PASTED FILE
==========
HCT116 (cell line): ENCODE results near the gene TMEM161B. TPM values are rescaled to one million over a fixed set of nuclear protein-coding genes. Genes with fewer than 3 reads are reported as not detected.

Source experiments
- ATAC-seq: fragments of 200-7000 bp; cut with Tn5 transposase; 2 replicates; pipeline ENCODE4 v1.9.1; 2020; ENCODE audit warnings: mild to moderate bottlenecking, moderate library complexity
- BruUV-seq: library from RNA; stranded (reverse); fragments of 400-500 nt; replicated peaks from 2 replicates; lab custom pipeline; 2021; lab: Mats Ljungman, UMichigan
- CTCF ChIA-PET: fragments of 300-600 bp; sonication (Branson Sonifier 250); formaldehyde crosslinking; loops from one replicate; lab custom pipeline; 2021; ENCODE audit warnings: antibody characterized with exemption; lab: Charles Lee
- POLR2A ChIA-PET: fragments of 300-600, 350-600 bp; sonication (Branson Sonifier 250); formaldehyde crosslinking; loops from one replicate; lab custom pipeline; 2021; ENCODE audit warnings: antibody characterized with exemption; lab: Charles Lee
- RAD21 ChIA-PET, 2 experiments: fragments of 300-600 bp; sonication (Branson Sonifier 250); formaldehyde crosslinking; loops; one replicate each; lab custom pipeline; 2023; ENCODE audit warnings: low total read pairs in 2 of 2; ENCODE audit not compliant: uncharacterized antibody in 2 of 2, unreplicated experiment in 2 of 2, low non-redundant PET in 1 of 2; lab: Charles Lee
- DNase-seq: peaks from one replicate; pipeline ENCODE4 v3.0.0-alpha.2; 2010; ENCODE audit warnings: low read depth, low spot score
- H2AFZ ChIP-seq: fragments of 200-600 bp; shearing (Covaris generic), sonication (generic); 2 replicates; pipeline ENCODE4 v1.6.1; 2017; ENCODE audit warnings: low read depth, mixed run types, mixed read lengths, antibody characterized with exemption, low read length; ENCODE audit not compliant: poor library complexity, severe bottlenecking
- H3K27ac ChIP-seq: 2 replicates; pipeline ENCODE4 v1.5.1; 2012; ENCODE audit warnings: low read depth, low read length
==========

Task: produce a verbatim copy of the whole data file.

HCT116 (cell line): ENCODE results near the gene TMEM161B. TPM values are rescaled to one million over a fixed set of nuclear protein-coding genes. Genes with fewer than 3 reads are reported as not detected.

Source experiments
- ATAC-seq: fragments of 200-7000 bp; cut with Tn5 transposase; 2 replicates; pipeline ENCODE4 v1.9.1; 2020; ENCODE audit warnings: mild to moderate bottlenecking, moderate library complexity
- BruUV-seq: library from RNA; stranded (reverse); fragments of 400-500 nt; replicated peaks from 2 replicates; lab custom pipeline; 2021; lab: Mats Ljungman, UMichigan
- CTCF ChIA-PET: fragments of 300-600 bp; sonication (Branson Sonifier 250); formaldehyde crosslinking; loops from one replicate; lab custom pipeline; 2021; ENCODE audit warnings: antibody characterized with exemption; lab: Charles Lee
- POLR2A ChIA-PET: fragments of 300-600, 350-600 bp; sonication (Branson Sonifier 250); formaldehyde crosslinking; loops from one replicate; lab custom pipeline; 2021; ENCODE audit warnings: antibody characterized with exemption; lab: Charles Lee
- RAD21 ChIA-PET, 2 experiments: fragments of 300-600 bp; sonication (Branson Sonifier 250); formaldehyde crosslinking; loops; one replicate each; lab custom pipeline; 2023; ENCODE audit warnings: low total read pairs in 2 of 2; ENCODE audit not compliant: uncharacterized antibody in 2 of 2, unreplicated experiment in 2 of 2, low non-redundant PET in 1 of 2; lab: Charles Lee
- DNase-seq: peaks from one replicate; pipeline ENCODE4 v3.0.0-alpha.2; 2010; ENCODE audit warnings: low read depth, low spot score
- H2AFZ ChIP-seq: fragments of 200-600 bp; shearing (Covaris generic), sonication (generic); 2 replicates; pipeline ENCODE4 v1.6.1; 2017; ENCODE audit warnings: low read depth, mixed run types, mixed read lengths, antibody characterized with exemption, low read length; ENCODE audit not compliant: poor library complexity, severe bottlenecking
- H3K27ac ChIP-seq: 2 replicates; pipeline ENCODE4 v1.5.1; 2012; ENCODE audit warnings: low read depth, low read length